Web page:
I am obliged to return to the subject of ‘Old Notes for New’ because the hardship and suffering of the people continue. It is now clear that the decision to demonetise notes of Rs 500 and Rs 1,000 was ill-conceived, the preparation was terrible and the implementation was horrible. It has also emerged, through whispers of course, that besides the Prime Minister no more than four officials were in the loop, and the Chief Economic Adviser was not among the four!
Look at the disruption:
1. About 86 per cent of the currency in circulation was declared ‘illegal tender’ in one fell swoop, leaving practically no money with millions of people. There was no money to buy milk or medicines, pay for an auto or taxi, or buy vegetables or grain. I know people who went without a meal for a whole day because no eatery would accept a Rs 500 note.
2. There are 1,34,000 branches of banks in the country. Add 2,15,000 ATMs of which about 40 per cent were working. Assuming that 500 persons, on average, stood in line outside each branch or ATM, every day more than 11 crore people spent hours standing in a queue to exchange notes. Most of them were working people. Calculate the impact on production and productivity.
3. For some inexplicable reason, cooperative banks were not allowed to exchange the notes. Millions of farmers could not deposit or withdraw money and, in the sowing season, there was no money to buy seeds or fertilisers or hire labour.
4. Wholesale markets shut down. Weekly fairs stopped. Retail outlets reported a calamitous fall in sales.
5. Industrial hubs such as Tiruppur, Surat, Ichalkaranji etc ground to a halt because there was no money to pay wages to the workers and no money to pay for ancillary and support services like transport.
6. About 33 per cent of all employed persons are casual labourers (estimated at 15 crore). Suddenly, they found themselves without work because those who employed them could not find the money to pay wages.
7. Brokers and touts sprung up offering to exchange the ‘demonetised’ notes for a price. Men and women, without regular work, offered to stand in line to exchange notes for a fee. Honest people turned dishonest to get some money. The government’s response was to use indelible ink to mark the finger. It could have added a voting machine and converted each bank branch and ATM into a polling station!
The pain and suffering will continue because it will take months to print 2,200 crore notes of the new series to replace the old series and because of the limitations of bank staff and the ATMs (yet to be recalibrated). Meanwhile, the boasts of the government will unravel:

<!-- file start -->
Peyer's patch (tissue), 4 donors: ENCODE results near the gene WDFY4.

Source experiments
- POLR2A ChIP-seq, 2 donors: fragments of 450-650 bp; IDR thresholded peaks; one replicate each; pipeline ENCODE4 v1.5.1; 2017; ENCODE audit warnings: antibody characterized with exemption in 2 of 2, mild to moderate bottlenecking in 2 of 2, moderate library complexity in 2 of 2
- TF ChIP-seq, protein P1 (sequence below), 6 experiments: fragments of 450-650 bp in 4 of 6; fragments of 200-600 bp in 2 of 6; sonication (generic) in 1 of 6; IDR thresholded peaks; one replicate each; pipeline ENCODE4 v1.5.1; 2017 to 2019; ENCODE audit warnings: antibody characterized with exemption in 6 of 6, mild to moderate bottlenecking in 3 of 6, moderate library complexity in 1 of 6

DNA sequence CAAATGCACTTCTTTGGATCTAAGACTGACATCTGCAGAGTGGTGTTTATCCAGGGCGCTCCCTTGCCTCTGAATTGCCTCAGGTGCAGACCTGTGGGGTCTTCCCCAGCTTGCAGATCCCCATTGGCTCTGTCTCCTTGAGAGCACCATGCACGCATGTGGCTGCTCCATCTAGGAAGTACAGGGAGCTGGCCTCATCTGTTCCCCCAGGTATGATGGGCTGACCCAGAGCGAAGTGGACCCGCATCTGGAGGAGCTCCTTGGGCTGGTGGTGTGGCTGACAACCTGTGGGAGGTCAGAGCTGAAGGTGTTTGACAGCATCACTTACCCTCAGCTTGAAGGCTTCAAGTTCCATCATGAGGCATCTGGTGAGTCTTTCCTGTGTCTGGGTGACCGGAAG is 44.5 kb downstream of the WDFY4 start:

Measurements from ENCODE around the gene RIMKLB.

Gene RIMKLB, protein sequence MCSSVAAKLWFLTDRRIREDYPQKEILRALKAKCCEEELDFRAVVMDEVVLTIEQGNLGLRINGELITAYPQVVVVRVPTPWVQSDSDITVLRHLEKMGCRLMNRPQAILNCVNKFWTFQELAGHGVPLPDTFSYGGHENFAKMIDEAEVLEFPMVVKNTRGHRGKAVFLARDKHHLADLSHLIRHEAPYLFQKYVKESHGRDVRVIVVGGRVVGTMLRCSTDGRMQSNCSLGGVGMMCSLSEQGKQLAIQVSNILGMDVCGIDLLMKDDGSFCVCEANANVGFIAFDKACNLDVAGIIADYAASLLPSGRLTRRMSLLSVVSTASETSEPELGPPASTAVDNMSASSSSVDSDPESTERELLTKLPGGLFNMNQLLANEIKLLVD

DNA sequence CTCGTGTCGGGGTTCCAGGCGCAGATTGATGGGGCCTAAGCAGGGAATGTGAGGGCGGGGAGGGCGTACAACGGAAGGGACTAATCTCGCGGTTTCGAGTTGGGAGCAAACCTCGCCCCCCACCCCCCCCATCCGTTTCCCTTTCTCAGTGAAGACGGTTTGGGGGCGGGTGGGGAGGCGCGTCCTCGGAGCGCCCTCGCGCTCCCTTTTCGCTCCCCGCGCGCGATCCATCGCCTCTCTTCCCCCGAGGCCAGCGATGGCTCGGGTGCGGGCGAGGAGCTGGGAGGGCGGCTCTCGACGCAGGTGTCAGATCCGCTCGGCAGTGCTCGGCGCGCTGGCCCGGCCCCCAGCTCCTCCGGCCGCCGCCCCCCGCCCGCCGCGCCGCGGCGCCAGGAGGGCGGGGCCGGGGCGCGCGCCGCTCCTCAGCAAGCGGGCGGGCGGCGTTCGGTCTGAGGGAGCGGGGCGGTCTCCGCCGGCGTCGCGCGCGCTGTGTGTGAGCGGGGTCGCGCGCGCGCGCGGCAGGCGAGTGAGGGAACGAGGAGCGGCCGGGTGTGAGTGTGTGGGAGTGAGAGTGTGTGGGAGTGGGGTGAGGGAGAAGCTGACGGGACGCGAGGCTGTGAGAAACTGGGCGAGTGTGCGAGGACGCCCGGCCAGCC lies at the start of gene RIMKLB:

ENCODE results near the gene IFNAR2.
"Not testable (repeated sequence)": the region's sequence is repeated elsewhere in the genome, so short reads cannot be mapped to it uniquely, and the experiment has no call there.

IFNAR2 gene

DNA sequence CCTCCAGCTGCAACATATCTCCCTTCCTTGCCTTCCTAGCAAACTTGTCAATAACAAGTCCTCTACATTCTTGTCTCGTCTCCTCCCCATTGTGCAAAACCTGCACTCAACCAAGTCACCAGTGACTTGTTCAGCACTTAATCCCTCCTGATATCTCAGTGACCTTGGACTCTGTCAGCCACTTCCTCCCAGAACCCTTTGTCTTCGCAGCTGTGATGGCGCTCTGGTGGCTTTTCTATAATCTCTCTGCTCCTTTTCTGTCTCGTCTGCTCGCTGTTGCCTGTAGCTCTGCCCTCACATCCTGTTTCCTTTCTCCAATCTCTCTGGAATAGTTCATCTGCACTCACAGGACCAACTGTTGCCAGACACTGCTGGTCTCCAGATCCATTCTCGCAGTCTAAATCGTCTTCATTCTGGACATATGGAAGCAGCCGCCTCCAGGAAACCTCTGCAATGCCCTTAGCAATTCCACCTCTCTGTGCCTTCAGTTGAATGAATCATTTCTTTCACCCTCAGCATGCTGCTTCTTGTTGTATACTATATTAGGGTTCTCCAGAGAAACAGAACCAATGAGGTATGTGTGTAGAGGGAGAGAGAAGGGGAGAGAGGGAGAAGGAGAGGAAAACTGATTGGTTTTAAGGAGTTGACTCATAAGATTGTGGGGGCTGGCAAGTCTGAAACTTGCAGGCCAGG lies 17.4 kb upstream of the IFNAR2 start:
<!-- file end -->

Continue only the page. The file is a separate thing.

WILL DEMONETISATION END BRIBERY? Of course, not. Those who will take bribes will take them in the new notes. A case of bribery was reported from Gujarat where two officials of the Kandla Port Trust were caught receiving 124 notes of Rs 2,000!
WILL IT STOP COUNTERFEITING? Of course, not. If one human can print notes with new security features, another human can find a way to copy those features. The most counterfeited currency in the world is the US dollar. One way to combat counterfeiting is to phase out, periodically, old series of notes and introduce new series and try to stay one step ahead. The last time we did that was in January 2014.
WILL IT PLUG GENERATION OF BLACK MONEY? Of course, not. Sectors which are prone to use unaccounted money (wholesale trade, construction, jewellery, higher education, election funding etc) will continue to demand unaccounted money and, therefore, ways will be found to supply unaccounted money.
No major economy is entirely free from the scourge of a black or shadow economy. According to a World Bank study, the shadow economy in the US is 8.6 per cent of GDP (or about USD1,600 billion); in China 12.7 per cent (about USD 1,400 billion); and in Japan 11 per cent (about USD 480 billion). India’s shadow economy is estimated to be USD 500 billion (22.2 per cent of its GDP of USD 2,250 billion). It is large, but not unusual, and the good news is that its size is shrinking. Brazil, Russia and South Africa have larger shadow economies; Israel and Belgium are comparable.
The Prime Minister seems to have bought the idea of a cashless economy and decided to wage a war on cash. His supporters called it a ‘surgical strike’, little realising that the bulk of the money transactions of the people of India are legitimate and in cash — and will be in cash for a long time — for many reasons. Let me share one crucial data point: for 133 crore people, at the retail level, there are only 14,60,000 Points of Sale (POS)! Cash to digital is a long journey. The ‘surgical strike’ post-Uri was intended to put an end to infiltrations, but the reality is that there has been a three-fold jump in infiltrations (as admitted by the government).
The ‘surgical strike’ on currency has resulted in the immiserisation of millions of people and bringing many sectors of the economy to a grinding halt. I shudder to think what the next ‘surgical strike’ will be and what dreadful consequences that will bring.